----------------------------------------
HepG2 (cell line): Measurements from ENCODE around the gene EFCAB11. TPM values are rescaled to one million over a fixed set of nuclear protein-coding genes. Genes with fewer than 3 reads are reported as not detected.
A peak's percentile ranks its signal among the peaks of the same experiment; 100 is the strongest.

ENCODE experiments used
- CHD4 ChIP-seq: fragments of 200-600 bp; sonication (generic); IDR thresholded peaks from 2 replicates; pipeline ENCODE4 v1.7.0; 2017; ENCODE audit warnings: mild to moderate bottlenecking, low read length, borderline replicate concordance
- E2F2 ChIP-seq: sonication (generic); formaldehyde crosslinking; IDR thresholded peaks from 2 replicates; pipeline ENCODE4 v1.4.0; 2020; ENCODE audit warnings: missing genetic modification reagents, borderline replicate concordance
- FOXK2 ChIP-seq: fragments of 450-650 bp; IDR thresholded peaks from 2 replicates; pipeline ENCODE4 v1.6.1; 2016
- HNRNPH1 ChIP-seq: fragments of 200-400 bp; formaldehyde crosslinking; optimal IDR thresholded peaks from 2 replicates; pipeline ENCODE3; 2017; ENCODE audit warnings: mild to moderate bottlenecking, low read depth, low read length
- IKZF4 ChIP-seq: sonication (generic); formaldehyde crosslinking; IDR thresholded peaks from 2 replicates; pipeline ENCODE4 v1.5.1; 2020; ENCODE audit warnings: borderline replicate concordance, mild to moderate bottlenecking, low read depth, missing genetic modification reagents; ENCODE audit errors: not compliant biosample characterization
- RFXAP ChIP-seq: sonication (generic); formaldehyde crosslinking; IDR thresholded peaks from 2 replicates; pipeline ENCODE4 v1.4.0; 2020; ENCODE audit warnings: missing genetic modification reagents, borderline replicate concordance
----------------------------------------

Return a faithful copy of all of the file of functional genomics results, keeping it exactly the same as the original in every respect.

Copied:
HepG2 (cell line): Measurements from ENCODE around the gene EFCAB11. TPM values are rescaled to one million over a fixed set of nuclear protein-coding genes. Genes with fewer than 3 reads are reported as not detected.
A peak's percentile ranks its signal among the peaks of the same experiment; 100 is the strongest.

ENCODE experiments used
- CHD4 ChIP-seq: fragments of 200-600 bp; sonication (generic); IDR thresholded peaks from 2 replicates; pipeline ENCODE4 v1.7.0; 2017; ENCODE audit warnings: mild to moderate bottlenecking, low read length, borderline replicate concordance
- E2F2 ChIP-seq: sonication (generic); formaldehyde crosslinking; IDR thresholded peaks from 2 replicates; pipeline ENCODE4 v1.4.0; 2020; ENCODE audit warnings: missing genetic modification reagents, borderline replicate concordance
- FOXK2 ChIP-seq: fragments of 450-650 bp; IDR thresholded peaks from 2 replicates; pipeline ENCODE4 v1.6.1; 2016
- HNRNPH1 ChIP-seq: fragments of 200-400 bp; formaldehyde crosslinking; optimal IDR thresholded peaks from 2 replicates; pipeline ENCODE3; 2017; ENCODE audit warnings: mild to moderate bottlenecking, low read depth, low read length
- IKZF4 ChIP-seq: sonication (generic); formaldehyde crosslinking; IDR thresholded peaks from 2 replicates; pipeline ENCODE4 v1.5.1; 2020; ENCODE audit warnings: borderline replicate concordance, mild to moderate bottlenecking, low read depth, missing genetic modification reagents; ENCODE audit errors: not compliant biosample characterization
- RFXAP ChIP-seq: sonication (generic); formaldehyde crosslinking; IDR thresholded peaks from 2 replicates; pipeline ENCODE4 v1.4.0; 2020; ENCODE audit warnings: missing genetic modification reagents, borderline replicate concordance